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Report on Popocatepetl (Mexico) — October 1997

Bulletin of the Global Volcanism Network, vol. 22, no. 10 (October 1997)
Managing Editor: Richard Wunderman..

Popocatepetl (Mexico) Small and moderate emissions; low-level seismicity

Please cite this report as:

Global Volcanism Program, 1997. Report on Popocatepetl (Mexico). In: Wunderman, R. (ed.), Bulletin of the Global Volcanism Network, 22:10. Smithsonian Institution. https://doi.org/10.5479/si.GVP.BGVN199710-341090.

Volcano Profile |  Complete Bulletin


Popocatepetl

Mexico

19.023°N, 98.622°W; summit elev. 5393 m

All times are local (unless otherwise noted)


Popocatépetl continued to generate small and moderate emissions and low-level seismic activity following the large ash emission of 30 June (BGVN 22:07). The volcanic alert status remained yellow through August, September, and October. The following, taken from CENAPRED daily summaries, outlines the characteristic emissions and seismic activity from mid-August to the end of October. Also during this period, a small lava dome grew in the crater, and scientists installed additional monitoring equipment.

Moderate to large emissions were frequently observed during 12 August-31 October (figure 21). Characteristic low-level venting of gas and steam were an ongoing background activity. The large ash column of 12 August, considered the most significant since 30 June, was succeeded by a week of frequent, small emissions of gas and steam occasionally bearing ash, although poor visibility impaired observation of the summit. On the 18th a column of ash rose 500 m above the summit. Fumarolic plumes persisted during 20-24 August and on the 26th an ash column rose to 1 km. Frequent moderate emissions of gas and steam prevailed from 27 August to 2 September. The climax occurred on 30 August coincident with seven harmonic tremors in an 8-hour period. Observed emissions decreased thereafter, generally remaining stable at diminished levels until the end of September. A persistent gas-and-steam plume was the only activity observed during 20-24 September; observation was hindered by bad weather on the 25th. Starting on 28 September activity began to increase, but again observation was limited by bad weather. In early October small amounts of light ash may have been produced.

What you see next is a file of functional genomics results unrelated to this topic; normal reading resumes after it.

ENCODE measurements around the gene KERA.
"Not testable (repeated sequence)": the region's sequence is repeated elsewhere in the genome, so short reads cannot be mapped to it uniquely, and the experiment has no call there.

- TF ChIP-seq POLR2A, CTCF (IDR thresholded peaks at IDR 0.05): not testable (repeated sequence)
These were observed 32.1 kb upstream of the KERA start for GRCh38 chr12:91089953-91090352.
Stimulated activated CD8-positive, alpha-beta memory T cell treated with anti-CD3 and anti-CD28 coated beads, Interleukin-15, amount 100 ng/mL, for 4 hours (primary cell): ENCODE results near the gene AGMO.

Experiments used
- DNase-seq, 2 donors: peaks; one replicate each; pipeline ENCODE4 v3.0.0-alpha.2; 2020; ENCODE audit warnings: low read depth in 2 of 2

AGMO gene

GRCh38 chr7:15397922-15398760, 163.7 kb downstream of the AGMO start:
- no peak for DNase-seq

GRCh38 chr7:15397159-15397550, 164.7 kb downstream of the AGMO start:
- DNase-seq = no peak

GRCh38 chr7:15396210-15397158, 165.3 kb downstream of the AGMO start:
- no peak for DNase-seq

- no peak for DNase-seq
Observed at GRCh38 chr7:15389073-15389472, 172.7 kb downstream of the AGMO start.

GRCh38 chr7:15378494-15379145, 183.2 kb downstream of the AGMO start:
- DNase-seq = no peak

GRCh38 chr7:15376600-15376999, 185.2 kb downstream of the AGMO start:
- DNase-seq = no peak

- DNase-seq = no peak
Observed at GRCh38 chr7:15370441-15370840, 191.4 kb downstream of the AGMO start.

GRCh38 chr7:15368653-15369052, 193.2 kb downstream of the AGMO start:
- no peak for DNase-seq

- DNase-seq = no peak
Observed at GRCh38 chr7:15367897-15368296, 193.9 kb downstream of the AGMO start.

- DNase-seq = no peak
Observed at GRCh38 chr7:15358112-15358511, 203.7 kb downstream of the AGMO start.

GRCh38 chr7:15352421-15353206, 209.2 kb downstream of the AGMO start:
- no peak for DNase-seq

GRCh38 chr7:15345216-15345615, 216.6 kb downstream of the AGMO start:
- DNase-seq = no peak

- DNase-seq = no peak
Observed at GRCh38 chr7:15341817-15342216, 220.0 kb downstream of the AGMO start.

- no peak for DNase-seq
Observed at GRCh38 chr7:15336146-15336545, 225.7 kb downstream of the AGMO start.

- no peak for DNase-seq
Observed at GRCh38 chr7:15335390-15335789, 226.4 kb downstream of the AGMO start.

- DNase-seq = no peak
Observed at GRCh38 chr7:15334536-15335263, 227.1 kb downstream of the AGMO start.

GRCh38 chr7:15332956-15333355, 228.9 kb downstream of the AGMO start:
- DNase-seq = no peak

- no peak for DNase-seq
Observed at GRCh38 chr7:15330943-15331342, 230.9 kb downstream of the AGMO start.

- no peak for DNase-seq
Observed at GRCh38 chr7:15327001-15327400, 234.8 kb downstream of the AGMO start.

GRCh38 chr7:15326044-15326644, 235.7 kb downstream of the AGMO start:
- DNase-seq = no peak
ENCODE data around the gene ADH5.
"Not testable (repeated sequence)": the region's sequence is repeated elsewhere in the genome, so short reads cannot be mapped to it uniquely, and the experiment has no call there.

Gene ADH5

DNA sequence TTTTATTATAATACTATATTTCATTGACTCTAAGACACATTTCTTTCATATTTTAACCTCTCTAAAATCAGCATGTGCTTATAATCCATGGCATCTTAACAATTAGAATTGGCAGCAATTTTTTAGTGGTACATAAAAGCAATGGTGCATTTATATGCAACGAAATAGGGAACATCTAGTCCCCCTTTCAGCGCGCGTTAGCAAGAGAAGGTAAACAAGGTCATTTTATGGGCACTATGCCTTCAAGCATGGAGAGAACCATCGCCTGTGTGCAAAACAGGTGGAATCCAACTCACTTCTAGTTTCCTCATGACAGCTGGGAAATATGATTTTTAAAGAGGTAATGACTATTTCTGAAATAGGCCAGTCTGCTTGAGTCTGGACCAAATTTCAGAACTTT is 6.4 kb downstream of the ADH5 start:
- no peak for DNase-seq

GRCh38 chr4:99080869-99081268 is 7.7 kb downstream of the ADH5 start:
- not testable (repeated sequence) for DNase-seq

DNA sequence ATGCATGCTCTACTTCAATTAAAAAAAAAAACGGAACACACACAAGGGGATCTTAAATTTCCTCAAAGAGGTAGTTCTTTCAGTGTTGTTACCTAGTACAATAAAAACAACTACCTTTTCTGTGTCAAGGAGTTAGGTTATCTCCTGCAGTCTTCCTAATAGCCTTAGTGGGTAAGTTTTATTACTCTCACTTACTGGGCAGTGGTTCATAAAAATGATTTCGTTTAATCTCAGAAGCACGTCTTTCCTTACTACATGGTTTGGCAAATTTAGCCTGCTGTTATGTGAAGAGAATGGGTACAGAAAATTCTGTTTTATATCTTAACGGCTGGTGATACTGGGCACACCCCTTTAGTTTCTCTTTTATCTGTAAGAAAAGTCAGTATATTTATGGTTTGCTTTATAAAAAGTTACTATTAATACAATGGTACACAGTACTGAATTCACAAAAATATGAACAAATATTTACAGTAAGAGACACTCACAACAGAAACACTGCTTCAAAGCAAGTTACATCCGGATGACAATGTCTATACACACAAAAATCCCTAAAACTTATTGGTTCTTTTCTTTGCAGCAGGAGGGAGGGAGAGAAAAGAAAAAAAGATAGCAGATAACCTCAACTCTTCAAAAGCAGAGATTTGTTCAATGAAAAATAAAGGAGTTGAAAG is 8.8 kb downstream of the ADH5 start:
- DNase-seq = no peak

Figure (see Caption) Figure 21. Daily number of observed emissions at Popocatépetl, 12 August-31 October 1997. Data courtesy of CENAPRED.

Beginning on 4 October moderate emissions included light ash; these increased steadily for a week. Steam plumes from a crater fumarole were seen on 8 and 10 October, but no important changes to the summit or glacier were observed. Activity was variable on the 9th as a hurricane passed by on the Pacific coast, obscuring the mountain, and on the 12th a plume rising to 1 km was dispersed NE. Activity declined steadily after the 12th to the end of October, except for a few isolated increases. Gas emissions can be gauged by the measurement on 20 October of 9,000 metric tons/day of SO2. On both the 22nd and 27th short increases in the number of emissions were followed by harmonic tremor. Ash plumes were seen on the 24th and 26th.